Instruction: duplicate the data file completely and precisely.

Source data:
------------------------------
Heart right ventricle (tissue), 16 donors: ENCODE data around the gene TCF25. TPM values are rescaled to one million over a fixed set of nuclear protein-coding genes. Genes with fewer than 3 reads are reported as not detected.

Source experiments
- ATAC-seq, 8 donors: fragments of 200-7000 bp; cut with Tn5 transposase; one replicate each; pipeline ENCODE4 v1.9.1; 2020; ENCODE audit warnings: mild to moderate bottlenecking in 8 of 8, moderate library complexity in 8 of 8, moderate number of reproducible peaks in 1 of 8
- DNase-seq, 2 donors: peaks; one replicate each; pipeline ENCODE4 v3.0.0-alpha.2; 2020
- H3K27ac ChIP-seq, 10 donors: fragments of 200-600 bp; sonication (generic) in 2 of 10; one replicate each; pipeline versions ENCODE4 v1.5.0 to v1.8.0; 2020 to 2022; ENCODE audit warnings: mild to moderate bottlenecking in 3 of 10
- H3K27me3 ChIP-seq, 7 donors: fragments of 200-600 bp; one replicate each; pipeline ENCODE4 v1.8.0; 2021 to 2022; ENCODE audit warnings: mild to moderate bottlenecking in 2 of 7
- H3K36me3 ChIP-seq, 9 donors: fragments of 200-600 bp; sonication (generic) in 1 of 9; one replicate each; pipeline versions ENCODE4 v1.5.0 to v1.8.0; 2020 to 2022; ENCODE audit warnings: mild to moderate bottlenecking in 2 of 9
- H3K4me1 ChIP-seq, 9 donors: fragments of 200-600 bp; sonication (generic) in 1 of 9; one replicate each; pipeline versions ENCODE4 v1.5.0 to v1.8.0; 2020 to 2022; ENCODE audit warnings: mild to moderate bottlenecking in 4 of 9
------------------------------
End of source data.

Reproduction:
Heart right ventricle (tissue), 16 donors: ENCODE data around the gene TCF25. TPM values are rescaled to one million over a fixed set of nuclear protein-coding genes. Genes with fewer than 3 reads are reported as not detected.

Source experiments
- ATAC-seq, 8 donors: fragments of 200-7000 bp; cut with Tn5 transposase; one replicate each; pipeline ENCODE4 v1.9.1; 2020; ENCODE audit warnings: mild to moderate bottlenecking in 8 of 8, moderate library complexity in 8 of 8, moderate number of reproducible peaks in 1 of 8
- DNase-seq, 2 donors: peaks; one replicate each; pipeline ENCODE4 v3.0.0-alpha.2; 2020
- H3K27ac ChIP-seq, 10 donors: fragments of 200-600 bp; sonication (generic) in 2 of 10; one replicate each; pipeline versions ENCODE4 v1.5.0 to v1.8.0; 2020 to 2022; ENCODE audit warnings: mild to moderate bottlenecking in 3 of 10
- H3K27me3 ChIP-seq, 7 donors: fragments of 200-600 bp; one replicate each; pipeline ENCODE4 v1.8.0; 2021 to 2022; ENCODE audit warnings: mild to moderate bottlenecking in 2 of 7
- H3K36me3 ChIP-seq, 9 donors: fragments of 200-600 bp; sonication (generic) in 1 of 9; one replicate each; pipeline versions ENCODE4 v1.5.0 to v1.8.0; 2020 to 2022; ENCODE audit warnings: mild to moderate bottlenecking in 2 of 9
- H3K4me1 ChIP-seq, 9 donors: fragments of 200-600 bp; sonication (generic) in 1 of 9; one replicate each; pipeline versions ENCODE4 v1.5.0 to v1.8.0; 2020 to 2022; ENCODE audit warnings: mild to moderate bottlenecking in 4 of 9